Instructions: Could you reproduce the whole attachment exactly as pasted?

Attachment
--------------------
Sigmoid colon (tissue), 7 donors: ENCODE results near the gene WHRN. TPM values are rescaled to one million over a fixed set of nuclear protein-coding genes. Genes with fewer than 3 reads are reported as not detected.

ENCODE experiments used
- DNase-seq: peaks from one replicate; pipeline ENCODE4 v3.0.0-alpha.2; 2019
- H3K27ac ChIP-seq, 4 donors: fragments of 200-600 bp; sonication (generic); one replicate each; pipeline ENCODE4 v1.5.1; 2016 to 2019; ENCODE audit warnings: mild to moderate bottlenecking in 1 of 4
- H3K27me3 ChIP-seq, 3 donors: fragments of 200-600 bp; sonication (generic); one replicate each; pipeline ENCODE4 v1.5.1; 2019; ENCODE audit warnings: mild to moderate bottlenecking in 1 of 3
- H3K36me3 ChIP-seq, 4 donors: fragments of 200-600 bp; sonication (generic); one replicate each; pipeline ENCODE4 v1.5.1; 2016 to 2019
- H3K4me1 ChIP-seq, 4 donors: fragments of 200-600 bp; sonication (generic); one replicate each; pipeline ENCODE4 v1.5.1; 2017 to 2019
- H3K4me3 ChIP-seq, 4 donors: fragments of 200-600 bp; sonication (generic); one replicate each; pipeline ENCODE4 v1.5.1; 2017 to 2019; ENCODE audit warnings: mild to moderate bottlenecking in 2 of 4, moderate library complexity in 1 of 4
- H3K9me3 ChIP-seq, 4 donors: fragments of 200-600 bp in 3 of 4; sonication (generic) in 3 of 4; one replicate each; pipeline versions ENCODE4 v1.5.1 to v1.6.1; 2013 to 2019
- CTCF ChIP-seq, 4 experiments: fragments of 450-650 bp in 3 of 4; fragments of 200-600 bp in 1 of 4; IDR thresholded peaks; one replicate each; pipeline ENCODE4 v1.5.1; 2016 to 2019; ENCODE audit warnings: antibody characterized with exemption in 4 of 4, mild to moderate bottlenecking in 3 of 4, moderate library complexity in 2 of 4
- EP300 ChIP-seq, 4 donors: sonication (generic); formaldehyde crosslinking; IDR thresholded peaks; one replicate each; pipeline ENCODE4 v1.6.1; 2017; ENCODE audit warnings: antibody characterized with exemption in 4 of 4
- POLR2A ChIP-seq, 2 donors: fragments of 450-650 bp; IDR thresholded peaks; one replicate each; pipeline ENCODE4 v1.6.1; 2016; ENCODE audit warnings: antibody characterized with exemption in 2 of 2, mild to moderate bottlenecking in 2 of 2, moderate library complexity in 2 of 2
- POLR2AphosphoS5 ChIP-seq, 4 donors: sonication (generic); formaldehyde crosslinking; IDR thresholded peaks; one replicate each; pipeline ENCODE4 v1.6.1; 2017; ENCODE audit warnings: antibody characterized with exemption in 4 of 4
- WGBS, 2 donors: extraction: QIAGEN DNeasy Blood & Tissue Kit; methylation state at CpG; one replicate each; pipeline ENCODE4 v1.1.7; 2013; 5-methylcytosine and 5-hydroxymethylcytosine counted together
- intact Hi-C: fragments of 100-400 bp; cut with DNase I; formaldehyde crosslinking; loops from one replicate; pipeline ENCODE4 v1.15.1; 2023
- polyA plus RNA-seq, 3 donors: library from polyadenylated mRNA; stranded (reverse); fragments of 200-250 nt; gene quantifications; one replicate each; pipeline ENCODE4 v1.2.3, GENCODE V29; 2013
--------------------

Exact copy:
Sigmoid colon (tissue), 7 donors: ENCODE results near the gene WHRN. TPM values are rescaled to one million over a fixed set of nuclear protein-coding genes. Genes with fewer than 3 reads are reported as not detected.

ENCODE experiments used
- DNase-seq: peaks from one replicate; pipeline ENCODE4 v3.0.0-alpha.2; 2019
- H3K27ac ChIP-seq, 4 donors: fragments of 200-600 bp; sonication (generic); one replicate each; pipeline ENCODE4 v1.5.1; 2016 to 2019; ENCODE audit warnings: mild to moderate bottlenecking in 1 of 4
- H3K27me3 ChIP-seq, 3 donors: fragments of 200-600 bp; sonication (generic); one replicate each; pipeline ENCODE4 v1.5.1; 2019; ENCODE audit warnings: mild to moderate bottlenecking in 1 of 3
- H3K36me3 ChIP-seq, 4 donors: fragments of 200-600 bp; sonication (generic); one replicate each; pipeline ENCODE4 v1.5.1; 2016 to 2019
- H3K4me1 ChIP-seq, 4 donors: fragments of 200-600 bp; sonication (generic); one replicate each; pipeline ENCODE4 v1.5.1; 2017 to 2019
- H3K4me3 ChIP-seq, 4 donors: fragments of 200-600 bp; sonication (generic); one replicate each; pipeline ENCODE4 v1.5.1; 2017 to 2019; ENCODE audit warnings: mild to moderate bottlenecking in 2 of 4, moderate library complexity in 1 of 4
- H3K9me3 ChIP-seq, 4 donors: fragments of 200-600 bp in 3 of 4; sonication (generic) in 3 of 4; one replicate each; pipeline versions ENCODE4 v1.5.1 to v1.6.1; 2013 to 2019
- CTCF ChIP-seq, 4 experiments: fragments of 450-650 bp in 3 of 4; fragments of 200-600 bp in 1 of 4; IDR thresholded peaks; one replicate each; pipeline ENCODE4 v1.5.1; 2016 to 2019; ENCODE audit warnings: antibody characterized with exemption in 4 of 4, mild to moderate bottlenecking in 3 of 4, moderate library complexity in 2 of 4
- EP300 ChIP-seq, 4 donors: sonication (generic); formaldehyde crosslinking; IDR thresholded peaks; one replicate each; pipeline ENCODE4 v1.6.1; 2017; ENCODE audit warnings: antibody characterized with exemption in 4 of 4
- POLR2A ChIP-seq, 2 donors: fragments of 450-650 bp; IDR thresholded peaks; one replicate each; pipeline ENCODE4 v1.6.1; 2016; ENCODE audit warnings: antibody characterized with exemption in 2 of 2, mild to moderate bottlenecking in 2 of 2, moderate library complexity in 2 of 2
- POLR2AphosphoS5 ChIP-seq, 4 donors: sonication (generic); formaldehyde crosslinking; IDR thresholded peaks; one replicate each; pipeline ENCODE4 v1.6.1; 2017; ENCODE audit warnings: antibody characterized with exemption in 4 of 4
- WGBS, 2 donors: extraction: QIAGEN DNeasy Blood & Tissue Kit; methylation state at CpG; one replicate each; pipeline ENCODE4 v1.1.7; 2013; 5-methylcytosine and 5-hydroxymethylcytosine counted together
- intact Hi-C: fragments of 100-400 bp; cut with DNase I; formaldehyde crosslinking; loops from one replicate; pipeline ENCODE4 v1.15.1; 2023
- polyA plus RNA-seq, 3 donors: library from polyadenylated mRNA; stranded (reverse); fragments of 200-250 nt; gene quantifications; one replicate each; pipeline ENCODE4 v1.2.3, GENCODE V29; 2013